Home MASSACHUSETTS COMMUNITY COLLEGE COUNCIL & others [Note 1] vs. COMMONWEALTH OF MASSACHUSETTS & others [Note 2] (and sixteen companion cases [Note 3]).

420 Mass. 126

February 7, 1995 - April 19, 1995

Suffolk County


Discussion of cases wherein State action was challenged on the ground that it impaired contractual obligations in violation of the Contract Clause (Art. I, Section 10, cl. 1) of the Constitution of the United States, and statement of principles applicable to analysis of such cases as set forth in United States Trust Co. v. New Jersey, 431 U.S. 1 (1977). [130-137]

A furlough program applicable to certain State employees, mandated by St. 1991, c. 6, Section 90 (b) and (c), substantially impaired the Commonwealth's obligation to pay compensation to those employees pursuant to applicable collective bargaining agreements, and the Commonwealth did not demonstrate that the impairment was necessary and reasonable, in the circumstances, to serve an important public purpose. [131-132, 134, 137-141]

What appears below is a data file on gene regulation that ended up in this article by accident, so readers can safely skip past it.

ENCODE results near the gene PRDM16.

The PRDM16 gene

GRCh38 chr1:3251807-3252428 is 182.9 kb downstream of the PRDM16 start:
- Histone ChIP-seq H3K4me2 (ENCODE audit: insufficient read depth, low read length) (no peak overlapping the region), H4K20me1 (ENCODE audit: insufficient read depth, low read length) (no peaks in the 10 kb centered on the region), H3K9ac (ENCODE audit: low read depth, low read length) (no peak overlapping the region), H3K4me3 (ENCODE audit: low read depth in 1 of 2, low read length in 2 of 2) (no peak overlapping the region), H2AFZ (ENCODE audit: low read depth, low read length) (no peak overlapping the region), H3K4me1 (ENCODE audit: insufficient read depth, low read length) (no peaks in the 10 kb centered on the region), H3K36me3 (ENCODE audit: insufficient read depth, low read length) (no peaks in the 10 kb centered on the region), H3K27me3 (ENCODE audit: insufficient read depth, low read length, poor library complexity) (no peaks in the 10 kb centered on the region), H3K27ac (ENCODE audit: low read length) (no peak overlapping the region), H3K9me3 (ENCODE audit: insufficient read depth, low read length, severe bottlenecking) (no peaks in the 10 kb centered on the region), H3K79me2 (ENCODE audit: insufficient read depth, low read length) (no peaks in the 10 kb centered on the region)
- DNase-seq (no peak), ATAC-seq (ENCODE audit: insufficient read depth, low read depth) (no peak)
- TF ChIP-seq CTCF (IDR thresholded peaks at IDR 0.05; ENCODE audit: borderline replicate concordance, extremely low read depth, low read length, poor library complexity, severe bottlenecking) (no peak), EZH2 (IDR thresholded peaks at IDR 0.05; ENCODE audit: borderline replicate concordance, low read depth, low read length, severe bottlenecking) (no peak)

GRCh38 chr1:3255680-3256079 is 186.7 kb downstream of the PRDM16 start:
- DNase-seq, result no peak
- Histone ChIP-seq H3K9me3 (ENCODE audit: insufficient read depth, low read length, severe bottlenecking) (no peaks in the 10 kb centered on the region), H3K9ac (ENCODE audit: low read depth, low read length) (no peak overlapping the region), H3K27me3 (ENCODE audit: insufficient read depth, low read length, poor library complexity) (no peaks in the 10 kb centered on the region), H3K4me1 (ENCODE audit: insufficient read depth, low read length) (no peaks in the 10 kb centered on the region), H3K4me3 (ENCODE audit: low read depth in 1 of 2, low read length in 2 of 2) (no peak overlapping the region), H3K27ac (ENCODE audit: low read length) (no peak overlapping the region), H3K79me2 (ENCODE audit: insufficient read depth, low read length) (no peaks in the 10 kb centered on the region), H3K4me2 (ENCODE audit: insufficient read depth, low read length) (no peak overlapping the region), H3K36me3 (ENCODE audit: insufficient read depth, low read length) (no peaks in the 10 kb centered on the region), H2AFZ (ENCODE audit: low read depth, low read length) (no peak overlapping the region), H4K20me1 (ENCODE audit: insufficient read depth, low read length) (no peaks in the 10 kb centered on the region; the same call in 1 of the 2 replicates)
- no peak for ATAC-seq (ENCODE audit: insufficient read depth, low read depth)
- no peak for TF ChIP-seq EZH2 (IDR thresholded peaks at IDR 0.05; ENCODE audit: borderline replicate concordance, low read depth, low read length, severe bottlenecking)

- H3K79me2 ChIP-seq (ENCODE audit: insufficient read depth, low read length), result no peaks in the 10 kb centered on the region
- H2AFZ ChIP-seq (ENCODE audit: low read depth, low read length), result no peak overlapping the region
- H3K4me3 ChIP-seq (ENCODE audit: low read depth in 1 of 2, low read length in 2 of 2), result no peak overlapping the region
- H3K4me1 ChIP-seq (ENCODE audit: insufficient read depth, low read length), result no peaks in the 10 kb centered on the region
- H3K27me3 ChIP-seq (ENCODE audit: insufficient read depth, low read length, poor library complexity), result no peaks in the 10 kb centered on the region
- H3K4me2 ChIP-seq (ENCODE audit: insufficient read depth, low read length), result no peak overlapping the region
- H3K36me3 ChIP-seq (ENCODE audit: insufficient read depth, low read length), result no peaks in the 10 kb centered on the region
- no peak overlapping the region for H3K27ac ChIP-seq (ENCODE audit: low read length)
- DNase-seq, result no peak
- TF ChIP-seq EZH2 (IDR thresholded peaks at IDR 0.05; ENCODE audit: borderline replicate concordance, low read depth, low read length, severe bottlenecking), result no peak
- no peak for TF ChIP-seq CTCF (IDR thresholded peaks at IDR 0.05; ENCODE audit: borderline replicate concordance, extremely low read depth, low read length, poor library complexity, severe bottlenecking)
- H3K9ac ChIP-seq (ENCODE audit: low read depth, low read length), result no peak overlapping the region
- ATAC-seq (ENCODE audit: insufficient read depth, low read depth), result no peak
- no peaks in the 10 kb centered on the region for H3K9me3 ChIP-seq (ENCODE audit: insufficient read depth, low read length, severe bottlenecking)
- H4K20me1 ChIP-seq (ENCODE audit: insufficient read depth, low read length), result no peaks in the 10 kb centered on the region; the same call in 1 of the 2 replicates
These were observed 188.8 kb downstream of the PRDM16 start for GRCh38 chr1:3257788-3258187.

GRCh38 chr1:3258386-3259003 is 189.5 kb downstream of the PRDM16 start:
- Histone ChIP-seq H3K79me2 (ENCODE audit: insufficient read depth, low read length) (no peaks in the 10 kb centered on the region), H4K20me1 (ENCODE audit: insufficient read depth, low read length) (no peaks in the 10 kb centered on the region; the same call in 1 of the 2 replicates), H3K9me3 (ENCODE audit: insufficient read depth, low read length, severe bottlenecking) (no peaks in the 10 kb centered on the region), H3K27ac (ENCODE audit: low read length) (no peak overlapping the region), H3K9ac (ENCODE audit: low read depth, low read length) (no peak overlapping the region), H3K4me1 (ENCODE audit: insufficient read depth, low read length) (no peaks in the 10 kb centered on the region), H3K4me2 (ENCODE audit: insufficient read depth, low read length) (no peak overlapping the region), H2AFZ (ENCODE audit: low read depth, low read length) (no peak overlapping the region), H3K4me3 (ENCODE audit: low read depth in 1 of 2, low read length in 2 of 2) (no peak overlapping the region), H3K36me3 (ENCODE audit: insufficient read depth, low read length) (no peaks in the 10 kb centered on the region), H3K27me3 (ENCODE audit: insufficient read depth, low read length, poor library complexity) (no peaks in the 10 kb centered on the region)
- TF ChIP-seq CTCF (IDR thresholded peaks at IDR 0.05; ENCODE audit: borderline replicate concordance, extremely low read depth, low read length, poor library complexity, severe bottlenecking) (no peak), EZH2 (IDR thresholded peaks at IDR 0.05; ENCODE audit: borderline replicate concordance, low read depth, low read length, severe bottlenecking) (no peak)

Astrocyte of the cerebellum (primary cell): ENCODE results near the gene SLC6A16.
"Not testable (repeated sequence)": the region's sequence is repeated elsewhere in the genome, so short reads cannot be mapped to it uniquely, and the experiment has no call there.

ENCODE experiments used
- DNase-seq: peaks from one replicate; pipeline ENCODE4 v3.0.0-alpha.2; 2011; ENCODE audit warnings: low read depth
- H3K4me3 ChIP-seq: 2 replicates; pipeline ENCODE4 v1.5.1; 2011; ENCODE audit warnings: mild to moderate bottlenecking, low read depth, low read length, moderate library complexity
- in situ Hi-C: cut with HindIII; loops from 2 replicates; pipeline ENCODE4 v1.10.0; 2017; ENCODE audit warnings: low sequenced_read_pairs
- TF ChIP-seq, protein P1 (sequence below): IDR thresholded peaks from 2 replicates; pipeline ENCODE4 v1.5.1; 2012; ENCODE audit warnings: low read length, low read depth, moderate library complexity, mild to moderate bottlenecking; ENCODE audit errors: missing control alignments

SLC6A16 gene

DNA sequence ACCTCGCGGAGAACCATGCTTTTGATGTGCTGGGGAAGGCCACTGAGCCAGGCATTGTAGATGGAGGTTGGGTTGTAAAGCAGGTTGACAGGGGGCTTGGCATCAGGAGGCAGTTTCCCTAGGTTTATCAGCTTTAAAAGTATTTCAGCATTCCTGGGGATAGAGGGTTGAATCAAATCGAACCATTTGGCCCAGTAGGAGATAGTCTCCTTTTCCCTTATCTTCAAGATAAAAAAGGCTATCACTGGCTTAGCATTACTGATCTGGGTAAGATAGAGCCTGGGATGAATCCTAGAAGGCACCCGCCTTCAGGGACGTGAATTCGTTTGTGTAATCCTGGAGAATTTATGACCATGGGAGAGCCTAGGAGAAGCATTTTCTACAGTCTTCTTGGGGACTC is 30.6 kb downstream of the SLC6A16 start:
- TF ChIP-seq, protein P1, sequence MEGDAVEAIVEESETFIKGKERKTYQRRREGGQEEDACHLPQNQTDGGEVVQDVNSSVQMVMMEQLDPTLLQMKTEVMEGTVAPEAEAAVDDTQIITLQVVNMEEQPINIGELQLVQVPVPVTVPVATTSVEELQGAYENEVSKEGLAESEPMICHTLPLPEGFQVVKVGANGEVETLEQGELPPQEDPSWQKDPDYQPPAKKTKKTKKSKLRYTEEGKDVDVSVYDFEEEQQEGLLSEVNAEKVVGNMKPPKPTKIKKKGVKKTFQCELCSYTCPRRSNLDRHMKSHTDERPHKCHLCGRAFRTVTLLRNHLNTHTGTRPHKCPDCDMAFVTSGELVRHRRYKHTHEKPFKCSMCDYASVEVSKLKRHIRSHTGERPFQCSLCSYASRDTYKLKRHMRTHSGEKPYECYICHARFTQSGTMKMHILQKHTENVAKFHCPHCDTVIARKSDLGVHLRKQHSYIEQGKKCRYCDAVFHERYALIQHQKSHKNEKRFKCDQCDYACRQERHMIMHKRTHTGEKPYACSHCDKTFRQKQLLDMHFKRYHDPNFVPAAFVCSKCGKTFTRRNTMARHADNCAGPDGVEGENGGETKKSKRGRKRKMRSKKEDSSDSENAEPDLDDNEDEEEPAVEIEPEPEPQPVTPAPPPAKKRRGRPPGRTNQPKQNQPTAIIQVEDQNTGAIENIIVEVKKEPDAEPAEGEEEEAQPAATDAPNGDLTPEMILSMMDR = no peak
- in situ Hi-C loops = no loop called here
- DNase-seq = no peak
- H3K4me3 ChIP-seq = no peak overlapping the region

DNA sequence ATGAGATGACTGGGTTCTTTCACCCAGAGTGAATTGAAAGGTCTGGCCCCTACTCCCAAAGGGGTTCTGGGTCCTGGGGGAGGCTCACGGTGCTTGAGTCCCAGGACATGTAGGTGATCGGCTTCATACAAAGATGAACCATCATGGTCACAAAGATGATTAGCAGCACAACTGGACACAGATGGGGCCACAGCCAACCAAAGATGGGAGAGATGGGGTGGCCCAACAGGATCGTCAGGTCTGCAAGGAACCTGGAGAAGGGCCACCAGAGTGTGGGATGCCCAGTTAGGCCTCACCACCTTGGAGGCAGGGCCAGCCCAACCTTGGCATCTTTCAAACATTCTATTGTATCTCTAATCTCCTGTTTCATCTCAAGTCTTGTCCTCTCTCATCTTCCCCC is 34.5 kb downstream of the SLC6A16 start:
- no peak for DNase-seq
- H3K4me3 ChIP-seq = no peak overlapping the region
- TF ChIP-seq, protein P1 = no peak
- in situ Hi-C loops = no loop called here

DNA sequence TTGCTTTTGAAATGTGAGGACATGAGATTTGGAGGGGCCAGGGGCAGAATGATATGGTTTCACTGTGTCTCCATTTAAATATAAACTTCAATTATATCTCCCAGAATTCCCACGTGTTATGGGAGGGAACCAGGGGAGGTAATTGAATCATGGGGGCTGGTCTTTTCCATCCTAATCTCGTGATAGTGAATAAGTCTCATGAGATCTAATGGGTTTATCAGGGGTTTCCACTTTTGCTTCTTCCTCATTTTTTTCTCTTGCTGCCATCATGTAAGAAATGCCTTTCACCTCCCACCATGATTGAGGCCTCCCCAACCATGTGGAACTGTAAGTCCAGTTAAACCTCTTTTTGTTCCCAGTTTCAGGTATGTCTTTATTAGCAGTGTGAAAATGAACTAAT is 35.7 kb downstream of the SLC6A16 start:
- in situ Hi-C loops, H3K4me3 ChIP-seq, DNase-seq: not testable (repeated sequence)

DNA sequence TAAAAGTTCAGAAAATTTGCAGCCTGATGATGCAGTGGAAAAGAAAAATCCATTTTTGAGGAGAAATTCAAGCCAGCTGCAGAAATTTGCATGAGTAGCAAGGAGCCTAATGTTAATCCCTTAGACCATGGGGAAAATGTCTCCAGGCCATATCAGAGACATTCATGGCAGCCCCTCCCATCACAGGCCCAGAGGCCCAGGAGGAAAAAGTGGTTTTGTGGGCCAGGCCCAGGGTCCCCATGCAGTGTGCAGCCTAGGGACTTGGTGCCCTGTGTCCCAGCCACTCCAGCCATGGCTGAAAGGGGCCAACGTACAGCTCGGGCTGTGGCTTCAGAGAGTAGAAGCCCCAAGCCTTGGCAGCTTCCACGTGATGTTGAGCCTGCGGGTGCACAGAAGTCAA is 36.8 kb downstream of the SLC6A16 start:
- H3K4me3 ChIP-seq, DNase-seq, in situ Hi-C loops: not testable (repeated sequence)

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CIVIL ACTIONS commenced in the Superior Court Department, seven on April 5, 1991; one on April 8, 1991; one on April 9, 1991; one on November 14, 1991; three on November 19, 1991; two on December 18, 1991; one on March 10, 1992; and one on April 30, 1992.

The cases were heard by Hiller B. Zobel, J., on a statement of agreed facts.

The Supreme Judicial Court granted an application for direct appellate review.

Scott M. Davis, Assistant Attorney General (Judith Fabricant, Assistant Attorney General, with him) for the Commonwealth & others.

Sandra Christofo Quinn for the plaintiffs.

WILKINS, J. The cases before us, consolidated for trial in the Superior Court, concern the Commonwealth's 1991 mandatory furlough program for certain State employees, adopted, pursuant to St. 1991, c. 6, Section 90, in the face of a perceived fiscal crisis.